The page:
The operations of Priorities USA highlights a glaring loophole with current rules regulating nonprofits.

by Walker Bragman, Important Context

A public charity associated with one of the nation’s largest Democratic outside spending operations has been raking in millions of dollars and passing money on to one of the organization’s political arms, federal tax records reveal.

For years, the Priorities USA Foundation, a tax-exempt 501(c)(3) charity, has been funneling money to an affiliated 501(c)(4) “social welfare” group, Priorities USA. Both nonprofits fall under the same organizational umbrella as Priorities USA Action, one of the largest and most powerful Democratic super PACs in the country. Founded in 2011 by two former aides to Barack Obama, the group is so big, it “has no peer,” according to the New York Times. In the 2020 presidential race, it spent the third highest amount among all outside spending groups.

A pile of money partially obscured by darkness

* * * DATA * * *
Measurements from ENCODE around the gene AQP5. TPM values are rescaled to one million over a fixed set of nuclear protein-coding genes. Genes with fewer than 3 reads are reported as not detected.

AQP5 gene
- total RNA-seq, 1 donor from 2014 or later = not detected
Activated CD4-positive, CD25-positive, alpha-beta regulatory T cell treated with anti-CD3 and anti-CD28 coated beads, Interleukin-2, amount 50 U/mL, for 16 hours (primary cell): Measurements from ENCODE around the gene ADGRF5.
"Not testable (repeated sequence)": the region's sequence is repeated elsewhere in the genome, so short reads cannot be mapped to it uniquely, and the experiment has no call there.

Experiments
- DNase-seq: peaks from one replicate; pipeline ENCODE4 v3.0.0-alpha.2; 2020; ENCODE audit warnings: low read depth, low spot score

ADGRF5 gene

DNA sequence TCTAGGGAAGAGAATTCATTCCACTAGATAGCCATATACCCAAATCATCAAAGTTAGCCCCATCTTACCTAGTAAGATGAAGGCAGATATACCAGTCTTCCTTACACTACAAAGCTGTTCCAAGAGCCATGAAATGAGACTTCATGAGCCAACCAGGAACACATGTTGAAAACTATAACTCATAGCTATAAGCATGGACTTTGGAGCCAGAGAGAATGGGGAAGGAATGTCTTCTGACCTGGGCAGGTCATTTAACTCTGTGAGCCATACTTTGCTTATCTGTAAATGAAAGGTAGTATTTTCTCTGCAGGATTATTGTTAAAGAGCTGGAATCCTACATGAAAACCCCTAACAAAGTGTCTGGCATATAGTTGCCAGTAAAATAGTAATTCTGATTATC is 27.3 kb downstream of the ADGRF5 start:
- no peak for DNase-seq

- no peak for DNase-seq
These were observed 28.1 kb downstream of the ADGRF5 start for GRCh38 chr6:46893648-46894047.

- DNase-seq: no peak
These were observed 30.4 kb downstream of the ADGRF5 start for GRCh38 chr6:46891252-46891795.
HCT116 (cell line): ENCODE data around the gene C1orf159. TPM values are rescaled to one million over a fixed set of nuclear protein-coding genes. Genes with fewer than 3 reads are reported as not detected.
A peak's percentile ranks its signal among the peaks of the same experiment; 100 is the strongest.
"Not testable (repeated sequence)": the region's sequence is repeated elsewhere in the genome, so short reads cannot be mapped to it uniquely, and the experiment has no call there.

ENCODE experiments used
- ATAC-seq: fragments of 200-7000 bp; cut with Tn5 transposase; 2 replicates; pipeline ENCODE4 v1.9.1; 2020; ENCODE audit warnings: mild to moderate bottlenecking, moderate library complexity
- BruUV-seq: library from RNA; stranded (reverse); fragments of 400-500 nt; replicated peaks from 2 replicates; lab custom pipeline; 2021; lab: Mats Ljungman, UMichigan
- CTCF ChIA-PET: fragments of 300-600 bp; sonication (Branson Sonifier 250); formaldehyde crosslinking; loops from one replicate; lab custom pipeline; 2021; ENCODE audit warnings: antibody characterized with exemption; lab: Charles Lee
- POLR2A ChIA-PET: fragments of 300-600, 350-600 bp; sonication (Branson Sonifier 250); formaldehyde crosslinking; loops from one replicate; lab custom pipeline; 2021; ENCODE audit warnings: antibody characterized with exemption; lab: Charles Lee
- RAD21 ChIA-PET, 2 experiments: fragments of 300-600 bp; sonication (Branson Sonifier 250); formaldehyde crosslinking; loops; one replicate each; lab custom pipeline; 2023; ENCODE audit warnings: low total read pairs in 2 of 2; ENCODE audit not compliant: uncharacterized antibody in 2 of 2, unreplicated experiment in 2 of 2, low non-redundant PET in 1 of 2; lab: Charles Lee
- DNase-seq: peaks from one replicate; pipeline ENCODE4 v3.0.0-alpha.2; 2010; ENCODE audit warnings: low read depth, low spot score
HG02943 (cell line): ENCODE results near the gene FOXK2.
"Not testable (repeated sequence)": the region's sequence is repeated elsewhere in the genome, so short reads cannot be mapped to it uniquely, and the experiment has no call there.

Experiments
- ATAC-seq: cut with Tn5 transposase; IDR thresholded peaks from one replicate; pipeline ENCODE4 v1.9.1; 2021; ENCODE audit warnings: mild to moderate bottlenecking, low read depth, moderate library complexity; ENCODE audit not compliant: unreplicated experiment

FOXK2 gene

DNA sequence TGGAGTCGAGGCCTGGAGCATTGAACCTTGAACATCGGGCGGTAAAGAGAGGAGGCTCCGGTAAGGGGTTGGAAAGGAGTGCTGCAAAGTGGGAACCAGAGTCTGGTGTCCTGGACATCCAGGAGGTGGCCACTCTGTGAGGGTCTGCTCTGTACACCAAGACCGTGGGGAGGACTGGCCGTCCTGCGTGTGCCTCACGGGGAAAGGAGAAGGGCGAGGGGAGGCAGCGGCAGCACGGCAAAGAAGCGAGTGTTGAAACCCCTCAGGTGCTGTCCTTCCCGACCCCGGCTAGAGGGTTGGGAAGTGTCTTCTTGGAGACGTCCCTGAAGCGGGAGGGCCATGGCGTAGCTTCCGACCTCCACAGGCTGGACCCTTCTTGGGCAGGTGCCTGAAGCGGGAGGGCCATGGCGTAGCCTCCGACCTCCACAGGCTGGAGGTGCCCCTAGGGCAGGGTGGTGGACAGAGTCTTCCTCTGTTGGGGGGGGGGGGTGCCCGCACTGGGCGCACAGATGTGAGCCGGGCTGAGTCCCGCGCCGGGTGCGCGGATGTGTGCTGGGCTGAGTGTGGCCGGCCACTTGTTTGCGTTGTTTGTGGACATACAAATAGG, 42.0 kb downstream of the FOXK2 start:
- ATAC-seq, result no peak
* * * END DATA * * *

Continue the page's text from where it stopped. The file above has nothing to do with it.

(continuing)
Since 2018, the Priorities USA Foundation has provided an amount of money roughly equal to 70 percent of what it received in contributions and grants over that period to its social welfare affiliate. The percentage has been trending higher in recent years. In 2022, for example, it moved roughly $10 million—equal to nearly 96 percent of what it raised in contributions and grants for the year—to its 501(c)(4) arm, roughly a third of what the social welfare group raised that year. The contribution was marked in its tax filing for “voter access litigation and digital communications,” two areas the social welfare group has been focused on.

According to the Priorities USA social welfare group’s Internal Revenue Service Form 990 filing for 2022, the group raised $27 million in contributions and grants and the overwhelming majority of its spending—nearly $26 million—went to “mobiliz[ing] Americans on the issues that impact their lives through…long-term research, digital, and communications programs.” The group specified that it “conducted research on how best to reach people most impacted by policy decisions, and ran innovative digital ad programs.” The filing reveals that $20 million went specifically to “advertising and promotion.” Another $4 million was spent for ballot access litigation.

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